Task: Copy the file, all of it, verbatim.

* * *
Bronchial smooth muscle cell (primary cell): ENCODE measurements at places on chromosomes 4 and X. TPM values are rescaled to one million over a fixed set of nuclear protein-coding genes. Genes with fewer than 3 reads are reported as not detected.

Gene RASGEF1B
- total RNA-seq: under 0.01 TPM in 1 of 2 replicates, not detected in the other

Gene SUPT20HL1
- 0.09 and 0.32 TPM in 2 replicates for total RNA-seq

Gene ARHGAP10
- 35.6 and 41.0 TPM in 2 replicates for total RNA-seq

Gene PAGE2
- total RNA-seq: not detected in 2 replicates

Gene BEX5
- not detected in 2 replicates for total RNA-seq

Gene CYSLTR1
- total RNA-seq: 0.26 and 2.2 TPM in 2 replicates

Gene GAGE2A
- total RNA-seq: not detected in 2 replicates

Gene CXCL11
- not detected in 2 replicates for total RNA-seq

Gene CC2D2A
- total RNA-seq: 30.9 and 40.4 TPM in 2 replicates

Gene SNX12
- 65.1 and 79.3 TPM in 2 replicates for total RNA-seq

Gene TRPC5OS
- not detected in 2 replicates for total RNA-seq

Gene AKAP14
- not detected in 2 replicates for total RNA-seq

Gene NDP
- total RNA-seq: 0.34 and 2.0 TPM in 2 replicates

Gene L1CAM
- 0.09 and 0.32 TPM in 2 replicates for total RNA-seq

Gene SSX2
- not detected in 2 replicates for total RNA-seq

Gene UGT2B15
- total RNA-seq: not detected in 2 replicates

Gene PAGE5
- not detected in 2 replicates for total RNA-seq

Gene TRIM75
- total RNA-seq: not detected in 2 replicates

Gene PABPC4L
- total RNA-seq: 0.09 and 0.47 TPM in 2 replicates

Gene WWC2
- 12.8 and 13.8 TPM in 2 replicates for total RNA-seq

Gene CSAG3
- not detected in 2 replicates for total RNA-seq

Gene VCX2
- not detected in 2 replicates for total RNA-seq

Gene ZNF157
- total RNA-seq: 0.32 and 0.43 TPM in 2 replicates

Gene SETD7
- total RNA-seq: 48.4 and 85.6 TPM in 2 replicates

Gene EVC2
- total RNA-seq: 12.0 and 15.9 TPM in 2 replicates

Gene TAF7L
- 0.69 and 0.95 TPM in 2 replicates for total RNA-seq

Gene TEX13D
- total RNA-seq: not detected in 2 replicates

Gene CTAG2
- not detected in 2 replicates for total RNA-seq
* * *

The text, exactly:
Bronchial smooth muscle cell (primary cell): ENCODE measurements at places on chromosomes 4 and X. TPM values are rescaled to one million over a fixed set of nuclear protein-coding genes. Genes with fewer than 3 reads are reported as not detected.

Gene RASGEF1B
- total RNA-seq: under 0.01 TPM in 1 of 2 replicates, not detected in the other

Gene SUPT20HL1
- 0.09 and 0.32 TPM in 2 replicates for total RNA-seq

Gene ARHGAP10
- 35.6 and 41.0 TPM in 2 replicates for total RNA-seq

Gene PAGE2
- total RNA-seq: not detected in 2 replicates

Gene BEX5
- not detected in 2 replicates for total RNA-seq

Gene CYSLTR1
- total RNA-seq: 0.26 and 2.2 TPM in 2 replicates

Gene GAGE2A
- total RNA-seq: not detected in 2 replicates

Gene CXCL11
- not detected in 2 replicates for total RNA-seq

Gene CC2D2A
- total RNA-seq: 30.9 and 40.4 TPM in 2 replicates

Gene SNX12
- 65.1 and 79.3 TPM in 2 replicates for total RNA-seq

Gene TRPC5OS
- not detected in 2 replicates for total RNA-seq

Gene AKAP14
- not detected in 2 replicates for total RNA-seq

Gene NDP
- total RNA-seq: 0.34 and 2.0 TPM in 2 replicates

Gene L1CAM
- 0.09 and 0.32 TPM in 2 replicates for total RNA-seq

Gene SSX2
- not detected in 2 replicates for total RNA-seq

Gene UGT2B15
- total RNA-seq: not detected in 2 replicates

Gene PAGE5
- not detected in 2 replicates for total RNA-seq

Gene TRIM75
- total RNA-seq: not detected in 2 replicates

Gene PABPC4L
- total RNA-seq: 0.09 and 0.47 TPM in 2 replicates

Gene WWC2
- 12.8 and 13.8 TPM in 2 replicates for total RNA-seq

Gene CSAG3
- not detected in 2 replicates for total RNA-seq

Gene VCX2
- not detected in 2 replicates for total RNA-seq

Gene ZNF157
- total RNA-seq: 0.32 and 0.43 TPM in 2 replicates

Gene SETD7
- total RNA-seq: 48.4 and 85.6 TPM in 2 replicates

Gene EVC2
- total RNA-seq: 12.0 and 15.9 TPM in 2 replicates

Gene TAF7L
- 0.69 and 0.95 TPM in 2 replicates for total RNA-seq

Gene TEX13D
- total RNA-seq: not detected in 2 replicates

Gene CTAG2
- not detected in 2 replicates for total RNA-seq